Monday, May 2, 2011

Monday roundup

First a reminder: There is a general meeting of the FA, NTT-FA, ACsE, and GA United unions today at 4:45 in Lawson 141. All people represented by these unions are welcome to attend: this is an informational meeting, not a rally, and will feature a considerable amount of time for questions.

On to news items. First, a nice story in the DE on Furlough Friday. Ignore the deceptive headline, "Unions Protest Contracts": this was not an official "union" event, and the folks there weren't disputing contracts, as the imposed furloughs weren't part of a contract--an agreement between unions and administration. And there must have been good photo ops--too bad they couldn't spare a photographer.

A powerful letter in the DE by Richard Fedder, arguing that the "silent majority" are neither silent nor a majority. (Again with a misleading and in fact incomprehensible headline, I'm afraid.)

A lengthy Chronicle of Higher Education article takes on the question of "What Good do Faculty Unions Do?" Its conclusions are mixed: it is hard to identify salary gains (in large part due to difficulties in isolating effects of unionization from differences in the cost of living and other factors), but there is some evidence that faculty unions ensure faculty a larger role in shared governance and protect faculty interests in other ways. Quote after the break.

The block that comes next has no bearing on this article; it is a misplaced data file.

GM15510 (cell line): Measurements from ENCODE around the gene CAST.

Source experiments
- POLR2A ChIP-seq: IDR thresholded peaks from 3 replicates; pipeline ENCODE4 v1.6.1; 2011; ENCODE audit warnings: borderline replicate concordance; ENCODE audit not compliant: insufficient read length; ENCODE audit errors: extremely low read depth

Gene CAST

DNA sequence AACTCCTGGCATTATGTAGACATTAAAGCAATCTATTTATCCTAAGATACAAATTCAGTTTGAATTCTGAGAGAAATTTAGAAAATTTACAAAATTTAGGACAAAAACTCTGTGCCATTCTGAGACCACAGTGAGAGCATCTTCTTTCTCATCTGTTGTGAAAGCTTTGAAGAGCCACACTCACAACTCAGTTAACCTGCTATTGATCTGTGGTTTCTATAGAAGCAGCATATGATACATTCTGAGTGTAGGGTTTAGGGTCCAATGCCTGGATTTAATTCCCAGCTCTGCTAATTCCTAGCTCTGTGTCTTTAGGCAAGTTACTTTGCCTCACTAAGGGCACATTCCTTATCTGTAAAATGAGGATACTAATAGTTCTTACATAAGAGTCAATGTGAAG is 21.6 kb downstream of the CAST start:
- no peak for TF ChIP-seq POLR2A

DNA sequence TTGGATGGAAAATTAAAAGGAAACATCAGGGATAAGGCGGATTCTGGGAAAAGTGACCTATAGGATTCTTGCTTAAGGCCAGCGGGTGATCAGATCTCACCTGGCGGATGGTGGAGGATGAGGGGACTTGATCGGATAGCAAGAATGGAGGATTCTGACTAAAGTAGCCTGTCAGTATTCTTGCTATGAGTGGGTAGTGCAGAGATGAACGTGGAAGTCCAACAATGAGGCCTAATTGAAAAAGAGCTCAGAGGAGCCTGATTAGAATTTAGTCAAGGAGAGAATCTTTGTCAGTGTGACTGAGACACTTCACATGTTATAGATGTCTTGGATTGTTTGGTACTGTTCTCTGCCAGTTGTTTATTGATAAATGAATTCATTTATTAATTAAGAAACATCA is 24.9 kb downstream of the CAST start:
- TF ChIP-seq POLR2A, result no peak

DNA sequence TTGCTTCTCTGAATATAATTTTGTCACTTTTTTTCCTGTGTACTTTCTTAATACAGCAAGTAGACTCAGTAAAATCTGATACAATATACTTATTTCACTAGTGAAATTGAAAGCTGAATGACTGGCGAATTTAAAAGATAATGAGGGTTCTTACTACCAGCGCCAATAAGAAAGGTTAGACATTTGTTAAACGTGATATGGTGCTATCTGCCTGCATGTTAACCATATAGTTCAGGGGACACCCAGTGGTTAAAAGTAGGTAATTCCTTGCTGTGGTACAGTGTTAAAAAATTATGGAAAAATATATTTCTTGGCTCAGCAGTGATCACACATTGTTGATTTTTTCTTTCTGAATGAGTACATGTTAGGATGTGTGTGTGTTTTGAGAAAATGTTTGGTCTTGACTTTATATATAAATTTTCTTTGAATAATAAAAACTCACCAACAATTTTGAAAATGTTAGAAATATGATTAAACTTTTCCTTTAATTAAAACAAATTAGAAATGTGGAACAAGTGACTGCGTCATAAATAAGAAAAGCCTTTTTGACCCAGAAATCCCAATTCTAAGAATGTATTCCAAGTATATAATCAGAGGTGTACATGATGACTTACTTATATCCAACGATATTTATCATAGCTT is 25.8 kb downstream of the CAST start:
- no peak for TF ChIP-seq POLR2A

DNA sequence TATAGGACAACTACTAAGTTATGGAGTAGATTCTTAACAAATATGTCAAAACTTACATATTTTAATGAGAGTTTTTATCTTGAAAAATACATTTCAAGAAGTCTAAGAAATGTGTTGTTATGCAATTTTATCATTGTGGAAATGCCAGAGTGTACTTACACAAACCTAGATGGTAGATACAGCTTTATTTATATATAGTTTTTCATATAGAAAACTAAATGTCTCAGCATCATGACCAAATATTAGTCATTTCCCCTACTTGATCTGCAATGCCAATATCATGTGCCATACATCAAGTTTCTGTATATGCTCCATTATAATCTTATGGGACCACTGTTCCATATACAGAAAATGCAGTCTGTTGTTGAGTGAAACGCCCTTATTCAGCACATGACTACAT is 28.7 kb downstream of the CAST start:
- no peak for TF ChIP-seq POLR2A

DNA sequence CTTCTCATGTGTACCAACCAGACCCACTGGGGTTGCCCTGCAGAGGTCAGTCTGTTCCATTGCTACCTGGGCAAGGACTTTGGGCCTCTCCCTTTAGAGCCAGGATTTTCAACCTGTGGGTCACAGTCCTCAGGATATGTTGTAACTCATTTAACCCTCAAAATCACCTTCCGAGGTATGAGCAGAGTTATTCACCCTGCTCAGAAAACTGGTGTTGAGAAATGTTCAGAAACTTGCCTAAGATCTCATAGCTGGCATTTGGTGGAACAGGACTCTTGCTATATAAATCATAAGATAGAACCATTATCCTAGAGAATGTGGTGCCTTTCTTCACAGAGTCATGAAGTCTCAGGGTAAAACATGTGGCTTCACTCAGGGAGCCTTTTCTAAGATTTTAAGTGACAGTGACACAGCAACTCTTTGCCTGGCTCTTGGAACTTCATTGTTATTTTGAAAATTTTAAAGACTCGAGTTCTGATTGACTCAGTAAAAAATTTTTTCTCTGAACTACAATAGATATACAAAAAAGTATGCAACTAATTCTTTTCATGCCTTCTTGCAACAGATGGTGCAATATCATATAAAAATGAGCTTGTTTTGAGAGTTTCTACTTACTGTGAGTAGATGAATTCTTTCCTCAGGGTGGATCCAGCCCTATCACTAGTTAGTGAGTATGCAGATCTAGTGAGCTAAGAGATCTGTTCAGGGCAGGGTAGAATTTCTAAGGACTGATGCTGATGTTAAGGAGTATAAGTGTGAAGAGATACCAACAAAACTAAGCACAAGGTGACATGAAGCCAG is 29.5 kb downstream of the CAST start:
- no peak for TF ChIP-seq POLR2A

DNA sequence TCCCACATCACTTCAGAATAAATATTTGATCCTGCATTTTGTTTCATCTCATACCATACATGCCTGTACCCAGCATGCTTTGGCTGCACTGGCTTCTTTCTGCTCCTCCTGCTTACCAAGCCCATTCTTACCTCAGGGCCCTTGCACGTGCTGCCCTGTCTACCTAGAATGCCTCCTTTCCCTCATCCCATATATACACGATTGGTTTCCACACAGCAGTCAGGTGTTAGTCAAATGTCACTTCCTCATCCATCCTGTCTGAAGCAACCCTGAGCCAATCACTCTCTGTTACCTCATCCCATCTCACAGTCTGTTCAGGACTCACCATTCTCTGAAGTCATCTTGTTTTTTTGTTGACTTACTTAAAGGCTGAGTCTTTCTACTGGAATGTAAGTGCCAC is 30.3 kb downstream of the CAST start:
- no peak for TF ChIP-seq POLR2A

The chief benefits of unionization appear to have less to do with getting faculty members more bread than in giving them some say over how it is sliced. Those who belong to collective-bargaining units have been found by researchers to have more say in the management of their institutions and how the faculty payroll is divvied up.

"At institutions where a substantial number of the faculty are represented in collective bargaining, you are much more likely to have a substantial faculty voice in governance," says Marc Bousquet, an associate professor of English at Santa Clara University, regular blogger for The Chronicle, and co-chairman of an American Association of University Professors committee on the working conditions of adjunct faculty members.


  1. I worked at two other universities before coming to SIUC. Neither of them had faculty unions and both had better working conditions than we have. I'm not opposed to the FA, but I'm not convinced that they have done much to improve my working conditions at SIUC.

  2. I too have experienced better working conditions at other universities. But keep in mind the poor conditions here are why the union was voted in. We have made progress in grievances and equity pay. Grievance disputes and resolutions tend to happen below most people's radar. It is hard for the FA to brag about its achievements because the cases are confidential.

    Part of the reason for the bad working conditions is that SIUC cannot decide what it is: a research university or an adult remediation center. We hire faculty based on their research and admit students like we're a community college. The FA really has little to do with that issue one way or the other.

    Also declining enrollment causes funding problems and hence increases tension and ranker. The FA has little to do with this.



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